Intel Demonstrates 'Moorestown' Mobile Platform

Intel demonstrated the world’s first working Moorestown platform at the 2008 Intel Developer Forum (IDF) in Taipei, Taiwan. The demonstration was comprised of a validation board using three-day old Moorestown silicon.

Anand Chandrasekher, senior vice president and general manager of Intel’s Ultra Mobility Group, spoke in his keynote at IDF about the Moorestown platform, scheduled for the 2009-2010 timeframe. Chandrasekher said that Intel was on track to reduce the idle power consumed by Moorestown by more than 10x compared to that of first-generation Mobile Internet Devices (MIDs) using the Intel Atom processor. He also indicated that Moorestown platforms will support a range of wireless technologies including 3G, WiMax, WiFi, GPS, Bluetooth and mobile TV.

Although a working demonstration of the Moorestown platform was given, it does not seem as if a fully functioning Moorestown-based MID has yet become a reality. A conceptual Moorestown-based MID had been shown in the past by Intel, which seems somewhat familiar in design to Apple’s iPhone. There were functioning MIDs on display at IDF however, with photos of these devices popping up on Flickr. More announcements regarding the Moorestown platform are expected at the spring IDF in 2009.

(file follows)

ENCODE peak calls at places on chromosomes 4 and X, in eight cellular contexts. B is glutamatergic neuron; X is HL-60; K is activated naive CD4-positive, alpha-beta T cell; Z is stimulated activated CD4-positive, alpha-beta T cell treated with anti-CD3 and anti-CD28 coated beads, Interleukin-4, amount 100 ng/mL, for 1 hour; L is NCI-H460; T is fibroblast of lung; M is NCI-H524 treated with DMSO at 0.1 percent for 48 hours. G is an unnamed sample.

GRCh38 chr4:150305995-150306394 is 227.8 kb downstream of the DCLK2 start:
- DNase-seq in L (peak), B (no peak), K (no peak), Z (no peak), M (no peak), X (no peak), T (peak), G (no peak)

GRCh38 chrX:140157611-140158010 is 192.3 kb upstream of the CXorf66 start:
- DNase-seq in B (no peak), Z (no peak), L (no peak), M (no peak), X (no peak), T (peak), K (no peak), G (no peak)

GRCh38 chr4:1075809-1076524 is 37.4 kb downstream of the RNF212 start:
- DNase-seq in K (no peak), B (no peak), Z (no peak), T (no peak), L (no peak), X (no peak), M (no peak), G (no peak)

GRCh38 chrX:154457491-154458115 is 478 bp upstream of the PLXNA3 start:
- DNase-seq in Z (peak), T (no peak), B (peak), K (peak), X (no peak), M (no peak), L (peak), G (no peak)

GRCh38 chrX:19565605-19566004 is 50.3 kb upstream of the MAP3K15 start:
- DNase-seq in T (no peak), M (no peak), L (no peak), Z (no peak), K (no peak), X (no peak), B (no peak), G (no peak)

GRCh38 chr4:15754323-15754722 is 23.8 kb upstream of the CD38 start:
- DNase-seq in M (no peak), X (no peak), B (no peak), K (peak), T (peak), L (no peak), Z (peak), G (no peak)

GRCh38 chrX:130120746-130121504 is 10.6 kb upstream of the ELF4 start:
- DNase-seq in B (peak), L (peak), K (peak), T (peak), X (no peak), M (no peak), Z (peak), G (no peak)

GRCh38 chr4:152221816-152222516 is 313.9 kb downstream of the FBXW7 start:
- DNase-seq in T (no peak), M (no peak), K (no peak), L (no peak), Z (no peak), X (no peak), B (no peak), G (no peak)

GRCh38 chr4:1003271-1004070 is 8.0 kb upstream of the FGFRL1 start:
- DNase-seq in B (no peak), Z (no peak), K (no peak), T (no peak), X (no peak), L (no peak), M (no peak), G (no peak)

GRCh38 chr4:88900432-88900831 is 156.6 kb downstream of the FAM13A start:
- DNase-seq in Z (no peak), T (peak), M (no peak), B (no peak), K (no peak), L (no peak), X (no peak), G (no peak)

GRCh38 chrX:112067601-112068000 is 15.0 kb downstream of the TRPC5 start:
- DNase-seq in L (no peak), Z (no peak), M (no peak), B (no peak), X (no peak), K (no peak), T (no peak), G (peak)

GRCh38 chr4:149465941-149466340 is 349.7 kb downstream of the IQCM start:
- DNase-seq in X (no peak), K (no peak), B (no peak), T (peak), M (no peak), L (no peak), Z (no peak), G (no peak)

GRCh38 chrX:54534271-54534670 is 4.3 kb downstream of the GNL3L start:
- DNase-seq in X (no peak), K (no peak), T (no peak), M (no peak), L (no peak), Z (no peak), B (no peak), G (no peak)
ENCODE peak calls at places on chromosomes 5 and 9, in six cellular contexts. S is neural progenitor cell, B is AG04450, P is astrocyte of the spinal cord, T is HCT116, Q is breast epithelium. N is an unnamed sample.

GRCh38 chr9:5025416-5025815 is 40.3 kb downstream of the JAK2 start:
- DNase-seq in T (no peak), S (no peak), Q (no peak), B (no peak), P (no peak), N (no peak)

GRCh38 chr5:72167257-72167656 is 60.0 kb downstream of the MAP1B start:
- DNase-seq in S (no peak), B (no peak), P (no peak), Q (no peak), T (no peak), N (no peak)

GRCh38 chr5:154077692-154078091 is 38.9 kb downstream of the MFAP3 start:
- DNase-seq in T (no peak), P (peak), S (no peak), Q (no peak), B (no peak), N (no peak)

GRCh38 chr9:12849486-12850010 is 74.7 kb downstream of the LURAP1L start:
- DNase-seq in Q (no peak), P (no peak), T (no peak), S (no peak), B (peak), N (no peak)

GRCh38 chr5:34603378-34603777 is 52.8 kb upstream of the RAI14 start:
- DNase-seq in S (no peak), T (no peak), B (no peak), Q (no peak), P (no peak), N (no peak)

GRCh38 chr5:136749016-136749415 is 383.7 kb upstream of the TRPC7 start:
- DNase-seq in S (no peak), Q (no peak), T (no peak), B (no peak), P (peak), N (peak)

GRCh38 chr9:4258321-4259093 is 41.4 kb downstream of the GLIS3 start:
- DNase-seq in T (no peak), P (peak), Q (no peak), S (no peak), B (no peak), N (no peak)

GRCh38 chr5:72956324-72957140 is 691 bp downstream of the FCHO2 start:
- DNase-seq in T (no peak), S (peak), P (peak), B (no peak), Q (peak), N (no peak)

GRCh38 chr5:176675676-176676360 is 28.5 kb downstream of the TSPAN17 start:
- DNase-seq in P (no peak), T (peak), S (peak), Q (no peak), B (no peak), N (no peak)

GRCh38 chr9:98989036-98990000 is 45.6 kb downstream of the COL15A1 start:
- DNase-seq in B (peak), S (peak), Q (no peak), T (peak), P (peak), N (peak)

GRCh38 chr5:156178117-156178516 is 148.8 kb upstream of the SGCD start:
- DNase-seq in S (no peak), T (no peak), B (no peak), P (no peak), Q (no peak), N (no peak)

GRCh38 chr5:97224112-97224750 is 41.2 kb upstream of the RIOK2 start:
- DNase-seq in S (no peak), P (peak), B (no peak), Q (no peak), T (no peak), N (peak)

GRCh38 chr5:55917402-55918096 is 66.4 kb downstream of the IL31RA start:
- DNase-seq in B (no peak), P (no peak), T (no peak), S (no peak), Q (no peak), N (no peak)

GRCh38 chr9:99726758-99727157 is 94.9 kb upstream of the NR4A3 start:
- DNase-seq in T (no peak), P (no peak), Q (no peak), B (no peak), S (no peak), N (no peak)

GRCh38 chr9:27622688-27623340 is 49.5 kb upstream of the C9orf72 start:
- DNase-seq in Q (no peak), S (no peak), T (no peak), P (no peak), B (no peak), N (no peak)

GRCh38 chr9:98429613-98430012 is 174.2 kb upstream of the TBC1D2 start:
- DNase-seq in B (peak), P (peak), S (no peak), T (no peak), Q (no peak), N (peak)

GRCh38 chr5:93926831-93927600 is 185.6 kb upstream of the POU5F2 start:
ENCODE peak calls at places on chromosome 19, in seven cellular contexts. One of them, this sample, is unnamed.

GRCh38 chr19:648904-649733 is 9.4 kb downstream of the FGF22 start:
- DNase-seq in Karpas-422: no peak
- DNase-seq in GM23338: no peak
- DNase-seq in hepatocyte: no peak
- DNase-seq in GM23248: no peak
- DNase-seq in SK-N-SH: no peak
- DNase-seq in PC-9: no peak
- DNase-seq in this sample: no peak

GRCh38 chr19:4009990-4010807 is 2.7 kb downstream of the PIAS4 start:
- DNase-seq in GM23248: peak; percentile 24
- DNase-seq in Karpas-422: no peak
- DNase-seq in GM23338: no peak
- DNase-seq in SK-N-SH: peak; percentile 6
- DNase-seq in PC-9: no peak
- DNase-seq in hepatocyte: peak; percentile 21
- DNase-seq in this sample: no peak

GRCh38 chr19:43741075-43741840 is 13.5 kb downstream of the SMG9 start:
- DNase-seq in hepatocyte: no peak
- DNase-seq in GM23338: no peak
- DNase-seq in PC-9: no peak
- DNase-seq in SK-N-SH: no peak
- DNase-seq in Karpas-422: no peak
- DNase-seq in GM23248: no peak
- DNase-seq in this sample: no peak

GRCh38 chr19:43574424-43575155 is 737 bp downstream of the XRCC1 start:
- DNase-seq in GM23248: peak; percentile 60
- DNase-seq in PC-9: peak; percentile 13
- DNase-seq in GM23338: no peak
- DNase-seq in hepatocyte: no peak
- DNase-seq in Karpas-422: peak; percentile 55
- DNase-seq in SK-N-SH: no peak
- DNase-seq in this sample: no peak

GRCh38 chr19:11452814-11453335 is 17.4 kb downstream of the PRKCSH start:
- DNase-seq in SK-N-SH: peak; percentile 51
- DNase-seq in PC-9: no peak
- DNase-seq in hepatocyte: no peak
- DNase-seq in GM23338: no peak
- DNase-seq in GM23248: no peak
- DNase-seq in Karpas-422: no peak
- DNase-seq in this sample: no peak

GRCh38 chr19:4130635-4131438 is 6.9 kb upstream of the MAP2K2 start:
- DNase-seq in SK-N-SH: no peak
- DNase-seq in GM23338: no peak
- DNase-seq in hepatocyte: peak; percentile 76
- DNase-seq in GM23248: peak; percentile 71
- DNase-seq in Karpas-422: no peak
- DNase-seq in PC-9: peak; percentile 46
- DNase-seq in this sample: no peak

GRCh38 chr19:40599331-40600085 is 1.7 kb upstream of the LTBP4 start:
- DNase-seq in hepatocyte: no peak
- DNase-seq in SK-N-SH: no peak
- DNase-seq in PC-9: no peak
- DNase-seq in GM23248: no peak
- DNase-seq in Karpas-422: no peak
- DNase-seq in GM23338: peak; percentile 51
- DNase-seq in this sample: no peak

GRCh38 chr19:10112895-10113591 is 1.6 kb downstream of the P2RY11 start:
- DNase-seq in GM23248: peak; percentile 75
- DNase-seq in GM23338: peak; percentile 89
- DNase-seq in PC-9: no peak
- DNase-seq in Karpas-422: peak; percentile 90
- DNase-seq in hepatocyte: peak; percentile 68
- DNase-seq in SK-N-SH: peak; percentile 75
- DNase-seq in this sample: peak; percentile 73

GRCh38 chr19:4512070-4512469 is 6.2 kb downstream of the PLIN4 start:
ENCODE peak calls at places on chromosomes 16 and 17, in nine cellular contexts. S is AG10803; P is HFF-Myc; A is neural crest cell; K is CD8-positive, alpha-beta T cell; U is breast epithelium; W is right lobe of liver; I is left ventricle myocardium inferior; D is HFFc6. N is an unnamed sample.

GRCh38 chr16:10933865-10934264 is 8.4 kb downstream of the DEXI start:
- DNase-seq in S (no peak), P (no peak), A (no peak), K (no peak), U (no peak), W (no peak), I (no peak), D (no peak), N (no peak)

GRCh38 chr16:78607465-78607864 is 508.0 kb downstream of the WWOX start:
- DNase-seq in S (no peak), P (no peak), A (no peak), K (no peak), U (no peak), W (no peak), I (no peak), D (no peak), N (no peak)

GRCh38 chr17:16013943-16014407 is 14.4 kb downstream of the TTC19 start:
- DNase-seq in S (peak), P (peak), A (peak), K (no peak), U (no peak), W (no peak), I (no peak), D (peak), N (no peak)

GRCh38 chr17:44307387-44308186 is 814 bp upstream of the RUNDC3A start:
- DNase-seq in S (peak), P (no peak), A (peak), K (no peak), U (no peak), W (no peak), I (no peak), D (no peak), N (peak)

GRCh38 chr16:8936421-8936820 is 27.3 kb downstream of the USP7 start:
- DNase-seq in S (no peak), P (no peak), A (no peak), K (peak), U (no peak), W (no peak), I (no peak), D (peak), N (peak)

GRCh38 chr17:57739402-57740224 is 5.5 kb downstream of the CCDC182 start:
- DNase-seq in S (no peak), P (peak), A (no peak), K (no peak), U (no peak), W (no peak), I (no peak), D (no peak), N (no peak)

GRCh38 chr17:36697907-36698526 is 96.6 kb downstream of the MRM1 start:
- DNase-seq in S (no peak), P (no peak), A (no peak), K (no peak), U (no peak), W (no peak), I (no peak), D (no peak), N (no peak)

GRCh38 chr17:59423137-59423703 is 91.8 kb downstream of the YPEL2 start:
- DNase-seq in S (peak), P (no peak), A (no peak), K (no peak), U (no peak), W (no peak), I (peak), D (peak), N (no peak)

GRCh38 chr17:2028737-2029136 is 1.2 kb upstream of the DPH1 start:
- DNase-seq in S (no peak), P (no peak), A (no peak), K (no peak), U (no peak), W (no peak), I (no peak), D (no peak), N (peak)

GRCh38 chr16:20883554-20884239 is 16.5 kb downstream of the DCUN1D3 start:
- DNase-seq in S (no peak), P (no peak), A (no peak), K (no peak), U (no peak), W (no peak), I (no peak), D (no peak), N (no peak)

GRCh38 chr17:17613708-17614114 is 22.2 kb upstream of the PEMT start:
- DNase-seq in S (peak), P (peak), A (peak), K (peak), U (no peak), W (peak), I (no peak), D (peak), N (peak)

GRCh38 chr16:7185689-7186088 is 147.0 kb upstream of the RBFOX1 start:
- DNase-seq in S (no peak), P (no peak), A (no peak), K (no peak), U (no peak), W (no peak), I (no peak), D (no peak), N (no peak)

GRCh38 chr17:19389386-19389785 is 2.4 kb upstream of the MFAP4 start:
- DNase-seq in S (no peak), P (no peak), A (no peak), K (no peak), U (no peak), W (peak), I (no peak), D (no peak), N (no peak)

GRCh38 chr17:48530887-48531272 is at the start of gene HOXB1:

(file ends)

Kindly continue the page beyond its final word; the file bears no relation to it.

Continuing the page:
The Moorestown platform is comprised of the System on Chip (SOC) codenamed Lincroft and the I/O hub codenamed Langwell. Lincroft combines a 45 nm processor, graphics solution, memory controller and video encode/decode onto a single chip. Moorestown is expected to be a catalyst for bringing the full Internet experience into the smartphone space.

  • enewmen
    This is big news.
    PC cell phones may be a reality.
  • pug_s
    Intel provided the original blackberrys (model 957 and 950) with 386 processors and they have extremely good battery life, so it is possible for Intel to compete in the handheld/phone market but they did not chose to do so. Hopefully morrestown will compete with companies like ARM in the phone market.
  • seems to me like some mini-notebooks, especially those running linux, might benefit from this chip as well; provided the chip doesn't cost too much.
    On average a mininotebook costs about $200-$250 without the processor.
    Hopefully Moorestown will be cheaper than a bridge/VPU/Processor in one; meaning hopefully they'll stay under $150 to be used in the mini-notebook segment.